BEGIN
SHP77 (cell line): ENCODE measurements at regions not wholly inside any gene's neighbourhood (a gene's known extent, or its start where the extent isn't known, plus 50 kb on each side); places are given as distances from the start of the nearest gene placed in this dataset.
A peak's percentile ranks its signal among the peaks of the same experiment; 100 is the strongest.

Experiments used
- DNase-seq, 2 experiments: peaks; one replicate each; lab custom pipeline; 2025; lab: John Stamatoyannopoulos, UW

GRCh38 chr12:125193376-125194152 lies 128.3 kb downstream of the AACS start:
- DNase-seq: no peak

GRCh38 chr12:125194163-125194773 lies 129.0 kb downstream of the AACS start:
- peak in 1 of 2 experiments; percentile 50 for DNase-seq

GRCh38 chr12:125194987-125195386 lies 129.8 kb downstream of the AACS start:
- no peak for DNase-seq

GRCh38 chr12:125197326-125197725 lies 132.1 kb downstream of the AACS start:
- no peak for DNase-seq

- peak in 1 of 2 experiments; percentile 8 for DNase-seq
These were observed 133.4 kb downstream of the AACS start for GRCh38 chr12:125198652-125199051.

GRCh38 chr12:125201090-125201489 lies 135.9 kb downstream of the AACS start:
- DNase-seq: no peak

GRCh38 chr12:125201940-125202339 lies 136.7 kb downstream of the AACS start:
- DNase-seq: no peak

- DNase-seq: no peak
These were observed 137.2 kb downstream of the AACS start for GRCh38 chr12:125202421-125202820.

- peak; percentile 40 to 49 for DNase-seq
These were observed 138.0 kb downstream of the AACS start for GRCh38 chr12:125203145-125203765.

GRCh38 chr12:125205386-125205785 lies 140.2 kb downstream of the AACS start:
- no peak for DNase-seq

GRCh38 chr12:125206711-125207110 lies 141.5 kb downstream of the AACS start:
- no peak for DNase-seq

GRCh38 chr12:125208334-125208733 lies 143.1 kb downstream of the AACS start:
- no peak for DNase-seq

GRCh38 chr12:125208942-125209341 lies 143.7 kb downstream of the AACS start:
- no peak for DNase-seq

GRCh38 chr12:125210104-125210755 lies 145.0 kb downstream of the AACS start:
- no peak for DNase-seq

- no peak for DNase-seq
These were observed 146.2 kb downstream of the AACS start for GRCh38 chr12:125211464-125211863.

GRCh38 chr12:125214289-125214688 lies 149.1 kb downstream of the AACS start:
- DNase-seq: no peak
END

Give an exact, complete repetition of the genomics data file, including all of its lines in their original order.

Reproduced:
SHP77 (cell line): ENCODE measurements at regions not wholly inside any gene's neighbourhood (a gene's known extent, or its start where the extent isn't known, plus 50 kb on each side); places are given as distances from the start of the nearest gene placed in this dataset.
A peak's percentile ranks its signal among the peaks of the same experiment; 100 is the strongest.

Experiments used
- DNase-seq, 2 experiments: peaks; one replicate each; lab custom pipeline; 2025; lab: John Stamatoyannopoulos, UW

GRCh38 chr12:125193376-125194152 lies 128.3 kb downstream of the AACS start:
- DNase-seq: no peak

GRCh38 chr12:125194163-125194773 lies 129.0 kb downstream of the AACS start:
- peak in 1 of 2 experiments; percentile 50 for DNase-seq

GRCh38 chr12:125194987-125195386 lies 129.8 kb downstream of the AACS start:
- no peak for DNase-seq

GRCh38 chr12:125197326-125197725 lies 132.1 kb downstream of the AACS start:
- no peak for DNase-seq

- peak in 1 of 2 experiments; percentile 8 for DNase-seq
These were observed 133.4 kb downstream of the AACS start for GRCh38 chr12:125198652-125199051.

GRCh38 chr12:125201090-125201489 lies 135.9 kb downstream of the AACS start:
- DNase-seq: no peak

GRCh38 chr12:125201940-125202339 lies 136.7 kb downstream of the AACS start:
- DNase-seq: no peak

- DNase-seq: no peak
These were observed 137.2 kb downstream of the AACS start for GRCh38 chr12:125202421-125202820.

- peak; percentile 40 to 49 for DNase-seq
These were observed 138.0 kb downstream of the AACS start for GRCh38 chr12:125203145-125203765.

GRCh38 chr12:125205386-125205785 lies 140.2 kb downstream of the AACS start:
- no peak for DNase-seq

GRCh38 chr12:125206711-125207110 lies 141.5 kb downstream of the AACS start:
- no peak for DNase-seq

GRCh38 chr12:125208334-125208733 lies 143.1 kb downstream of the AACS start:
- no peak for DNase-seq

GRCh38 chr12:125208942-125209341 lies 143.7 kb downstream of the AACS start:
- no peak for DNase-seq

GRCh38 chr12:125210104-125210755 lies 145.0 kb downstream of the AACS start:
- no peak for DNase-seq

- no peak for DNase-seq
These were observed 146.2 kb downstream of the AACS start for GRCh38 chr12:125211464-125211863.

GRCh38 chr12:125214289-125214688 lies 149.1 kb downstream of the AACS start:
- DNase-seq: no peak